While much is known about factors affecting curriculum change, much less knowledge is available to guide the process of designing for change on a large scale. This study explores how large scale innovations can achieve alignment between curricular components through interactions among various system actors. Eight prominent large-scale curriculum innovation projects were analyzed. Six key themes emerged from interview and document analysis data. Three themes related to salient relationships -i.e. strategic partnerships with (local/national) organizations; identification of individuals acting as linking pins; teacher involvement in design. Three other themes pertained to the relationships’ maintenance -i.e. visible presence; aligning goals; acknowledging the complex and interpersonal nature of relationships. Findings suggest that attending to relationships (professional and personal; strategic and unplanned; formal and informal) should be a key consideration in shaping the process of designing large scale curriculum innovations, and offer examples of how this has been accomplished.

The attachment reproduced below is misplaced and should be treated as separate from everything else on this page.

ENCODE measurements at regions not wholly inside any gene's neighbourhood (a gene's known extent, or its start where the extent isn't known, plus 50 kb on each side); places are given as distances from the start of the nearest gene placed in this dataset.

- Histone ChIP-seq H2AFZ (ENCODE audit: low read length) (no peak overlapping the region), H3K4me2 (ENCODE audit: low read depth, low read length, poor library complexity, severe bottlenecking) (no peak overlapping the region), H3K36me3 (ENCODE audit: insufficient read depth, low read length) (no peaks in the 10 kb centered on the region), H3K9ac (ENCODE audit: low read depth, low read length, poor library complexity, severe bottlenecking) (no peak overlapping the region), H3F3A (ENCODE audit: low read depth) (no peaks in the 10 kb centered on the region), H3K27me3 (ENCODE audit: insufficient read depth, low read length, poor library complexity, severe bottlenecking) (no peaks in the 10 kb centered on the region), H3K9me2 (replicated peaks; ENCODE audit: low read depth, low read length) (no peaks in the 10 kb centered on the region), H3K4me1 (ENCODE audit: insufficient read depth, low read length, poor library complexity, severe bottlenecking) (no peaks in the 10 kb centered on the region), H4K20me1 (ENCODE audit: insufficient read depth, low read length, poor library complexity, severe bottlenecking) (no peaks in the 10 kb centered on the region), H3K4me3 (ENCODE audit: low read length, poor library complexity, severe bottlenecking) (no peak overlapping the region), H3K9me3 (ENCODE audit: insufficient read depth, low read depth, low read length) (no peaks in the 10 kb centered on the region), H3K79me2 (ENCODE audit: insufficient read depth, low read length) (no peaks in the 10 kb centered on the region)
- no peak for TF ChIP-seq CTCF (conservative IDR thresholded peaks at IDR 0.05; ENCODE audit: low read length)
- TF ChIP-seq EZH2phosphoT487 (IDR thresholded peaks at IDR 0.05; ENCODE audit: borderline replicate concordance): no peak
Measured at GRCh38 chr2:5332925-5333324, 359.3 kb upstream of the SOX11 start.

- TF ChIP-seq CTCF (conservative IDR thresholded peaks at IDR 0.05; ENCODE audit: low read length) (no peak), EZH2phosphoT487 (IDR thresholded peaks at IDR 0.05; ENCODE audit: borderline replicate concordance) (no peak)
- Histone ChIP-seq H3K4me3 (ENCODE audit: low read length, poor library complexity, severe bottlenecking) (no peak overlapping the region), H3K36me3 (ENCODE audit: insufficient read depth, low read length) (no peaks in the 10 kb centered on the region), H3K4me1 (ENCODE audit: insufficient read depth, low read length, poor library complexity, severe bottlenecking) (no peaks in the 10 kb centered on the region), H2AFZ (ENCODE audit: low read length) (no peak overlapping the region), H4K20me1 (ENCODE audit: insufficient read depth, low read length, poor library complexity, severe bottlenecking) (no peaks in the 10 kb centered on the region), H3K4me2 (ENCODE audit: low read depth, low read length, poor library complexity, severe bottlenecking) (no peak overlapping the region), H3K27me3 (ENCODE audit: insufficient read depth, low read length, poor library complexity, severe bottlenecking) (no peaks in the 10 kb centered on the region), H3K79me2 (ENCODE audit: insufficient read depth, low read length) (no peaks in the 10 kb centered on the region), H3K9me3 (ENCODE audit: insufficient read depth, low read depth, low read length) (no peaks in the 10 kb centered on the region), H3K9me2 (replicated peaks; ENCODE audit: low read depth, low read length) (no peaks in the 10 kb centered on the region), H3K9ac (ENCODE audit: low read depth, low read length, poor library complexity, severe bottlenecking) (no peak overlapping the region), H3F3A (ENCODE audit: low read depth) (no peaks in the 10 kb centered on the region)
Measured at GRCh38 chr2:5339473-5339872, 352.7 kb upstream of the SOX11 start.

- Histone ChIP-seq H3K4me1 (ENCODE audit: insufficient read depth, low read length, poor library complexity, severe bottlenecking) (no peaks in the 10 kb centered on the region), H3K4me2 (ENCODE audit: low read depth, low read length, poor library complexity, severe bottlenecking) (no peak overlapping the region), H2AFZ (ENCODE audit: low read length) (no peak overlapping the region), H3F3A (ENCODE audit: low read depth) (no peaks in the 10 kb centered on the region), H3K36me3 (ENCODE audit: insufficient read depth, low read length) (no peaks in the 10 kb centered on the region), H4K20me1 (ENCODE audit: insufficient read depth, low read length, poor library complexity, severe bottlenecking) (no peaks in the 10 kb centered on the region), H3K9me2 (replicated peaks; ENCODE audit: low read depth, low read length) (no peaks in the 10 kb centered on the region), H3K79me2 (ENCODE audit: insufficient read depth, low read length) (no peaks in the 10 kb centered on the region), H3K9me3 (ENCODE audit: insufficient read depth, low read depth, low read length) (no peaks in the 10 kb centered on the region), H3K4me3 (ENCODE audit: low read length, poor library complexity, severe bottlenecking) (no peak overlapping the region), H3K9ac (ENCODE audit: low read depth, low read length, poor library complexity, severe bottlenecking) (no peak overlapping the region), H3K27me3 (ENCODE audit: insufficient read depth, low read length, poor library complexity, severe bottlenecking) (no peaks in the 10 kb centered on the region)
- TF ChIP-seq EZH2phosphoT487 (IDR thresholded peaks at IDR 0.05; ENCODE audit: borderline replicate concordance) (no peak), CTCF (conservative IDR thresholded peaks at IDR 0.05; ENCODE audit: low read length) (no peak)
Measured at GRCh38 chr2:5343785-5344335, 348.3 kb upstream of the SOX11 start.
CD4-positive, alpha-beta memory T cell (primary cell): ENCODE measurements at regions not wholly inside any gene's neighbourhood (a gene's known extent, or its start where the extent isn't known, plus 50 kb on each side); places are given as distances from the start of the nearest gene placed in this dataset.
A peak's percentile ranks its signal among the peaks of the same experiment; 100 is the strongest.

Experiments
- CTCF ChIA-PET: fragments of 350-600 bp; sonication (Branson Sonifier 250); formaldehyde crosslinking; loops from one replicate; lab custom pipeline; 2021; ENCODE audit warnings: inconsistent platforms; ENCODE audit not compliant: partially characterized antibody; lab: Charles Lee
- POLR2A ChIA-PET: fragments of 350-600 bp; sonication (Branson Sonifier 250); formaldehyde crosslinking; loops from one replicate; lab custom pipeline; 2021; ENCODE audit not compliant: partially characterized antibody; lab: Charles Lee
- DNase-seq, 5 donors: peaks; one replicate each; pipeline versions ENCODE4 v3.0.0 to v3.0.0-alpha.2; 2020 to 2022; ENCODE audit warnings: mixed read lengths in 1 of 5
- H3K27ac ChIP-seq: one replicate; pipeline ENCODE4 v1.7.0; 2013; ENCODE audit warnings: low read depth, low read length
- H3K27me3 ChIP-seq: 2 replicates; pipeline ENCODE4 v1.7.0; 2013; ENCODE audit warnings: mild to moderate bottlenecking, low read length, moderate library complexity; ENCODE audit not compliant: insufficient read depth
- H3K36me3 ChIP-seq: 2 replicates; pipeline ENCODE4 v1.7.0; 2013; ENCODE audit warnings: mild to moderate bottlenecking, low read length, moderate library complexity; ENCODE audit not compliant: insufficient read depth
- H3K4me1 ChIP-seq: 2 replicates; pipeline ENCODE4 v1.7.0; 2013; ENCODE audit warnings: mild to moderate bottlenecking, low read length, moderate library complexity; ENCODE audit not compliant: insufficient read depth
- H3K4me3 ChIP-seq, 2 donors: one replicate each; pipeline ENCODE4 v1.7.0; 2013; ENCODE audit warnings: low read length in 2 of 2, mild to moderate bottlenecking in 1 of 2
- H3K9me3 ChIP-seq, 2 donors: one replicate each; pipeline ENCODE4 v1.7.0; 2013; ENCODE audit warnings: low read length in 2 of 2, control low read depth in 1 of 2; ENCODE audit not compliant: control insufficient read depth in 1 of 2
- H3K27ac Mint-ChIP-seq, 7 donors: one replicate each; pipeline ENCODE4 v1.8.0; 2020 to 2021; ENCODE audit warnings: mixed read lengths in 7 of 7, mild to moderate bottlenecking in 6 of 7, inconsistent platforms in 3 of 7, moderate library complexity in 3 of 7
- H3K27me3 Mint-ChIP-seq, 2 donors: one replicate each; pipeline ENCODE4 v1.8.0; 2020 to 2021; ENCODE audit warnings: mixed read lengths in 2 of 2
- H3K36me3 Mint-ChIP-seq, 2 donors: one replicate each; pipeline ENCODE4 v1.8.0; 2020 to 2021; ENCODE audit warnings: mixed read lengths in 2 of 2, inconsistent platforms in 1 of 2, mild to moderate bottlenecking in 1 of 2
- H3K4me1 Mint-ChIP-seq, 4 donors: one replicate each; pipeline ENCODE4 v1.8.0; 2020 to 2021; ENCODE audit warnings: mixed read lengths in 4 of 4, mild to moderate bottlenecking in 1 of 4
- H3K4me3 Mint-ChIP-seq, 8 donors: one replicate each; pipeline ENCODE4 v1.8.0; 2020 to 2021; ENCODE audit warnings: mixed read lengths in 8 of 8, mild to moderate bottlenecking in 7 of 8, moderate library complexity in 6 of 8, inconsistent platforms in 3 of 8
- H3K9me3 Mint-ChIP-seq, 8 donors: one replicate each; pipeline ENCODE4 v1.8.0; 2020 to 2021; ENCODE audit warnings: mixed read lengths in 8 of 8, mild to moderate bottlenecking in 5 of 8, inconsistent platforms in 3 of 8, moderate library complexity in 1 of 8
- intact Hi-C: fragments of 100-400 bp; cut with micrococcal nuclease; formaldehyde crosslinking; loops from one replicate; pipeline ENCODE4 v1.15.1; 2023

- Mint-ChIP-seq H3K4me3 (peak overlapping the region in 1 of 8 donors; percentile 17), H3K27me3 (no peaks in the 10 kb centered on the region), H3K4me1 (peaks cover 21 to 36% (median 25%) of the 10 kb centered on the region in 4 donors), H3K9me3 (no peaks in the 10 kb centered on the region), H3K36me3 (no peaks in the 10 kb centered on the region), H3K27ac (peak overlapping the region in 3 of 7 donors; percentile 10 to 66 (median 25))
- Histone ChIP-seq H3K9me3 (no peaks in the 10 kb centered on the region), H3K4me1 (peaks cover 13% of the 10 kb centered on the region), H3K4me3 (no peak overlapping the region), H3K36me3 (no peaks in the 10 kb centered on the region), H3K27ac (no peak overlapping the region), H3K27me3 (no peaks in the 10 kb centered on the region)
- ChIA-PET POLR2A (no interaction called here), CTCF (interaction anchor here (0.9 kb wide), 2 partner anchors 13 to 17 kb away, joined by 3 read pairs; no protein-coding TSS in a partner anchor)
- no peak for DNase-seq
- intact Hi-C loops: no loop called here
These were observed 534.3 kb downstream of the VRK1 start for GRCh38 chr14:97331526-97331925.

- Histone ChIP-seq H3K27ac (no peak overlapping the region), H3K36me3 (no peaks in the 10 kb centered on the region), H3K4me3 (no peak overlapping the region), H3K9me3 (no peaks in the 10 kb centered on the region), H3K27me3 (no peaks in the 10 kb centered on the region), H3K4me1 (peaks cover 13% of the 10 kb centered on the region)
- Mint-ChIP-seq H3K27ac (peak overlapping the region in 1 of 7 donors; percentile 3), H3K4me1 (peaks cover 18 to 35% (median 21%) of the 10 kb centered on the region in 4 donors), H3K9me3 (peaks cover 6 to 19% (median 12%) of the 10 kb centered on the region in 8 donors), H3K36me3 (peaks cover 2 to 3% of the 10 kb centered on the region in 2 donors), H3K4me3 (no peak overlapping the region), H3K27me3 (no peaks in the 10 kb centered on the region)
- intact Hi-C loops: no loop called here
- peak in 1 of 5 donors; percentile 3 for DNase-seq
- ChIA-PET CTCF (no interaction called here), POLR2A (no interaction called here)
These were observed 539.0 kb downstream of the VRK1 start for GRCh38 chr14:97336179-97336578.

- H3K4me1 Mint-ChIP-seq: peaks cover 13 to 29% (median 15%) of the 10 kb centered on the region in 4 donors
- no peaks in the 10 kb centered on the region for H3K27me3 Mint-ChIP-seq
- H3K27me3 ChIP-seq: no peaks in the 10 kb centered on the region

|Publication status||Published - 28 Dec 2012|
|Event||Annual Meeting of the American Education Research Association (AERA) 2012: Non Satis Scire: To Know Is Not Enough - Vancouver, Canada|
Duration: 13 Apr 2012 → 17 Apr 2012
|Other||Annual Meeting of the American Education Research Association (AERA) 2012|
|Abbreviated title||2012 AERA|
|Period||13/04/12 → 17/04/12|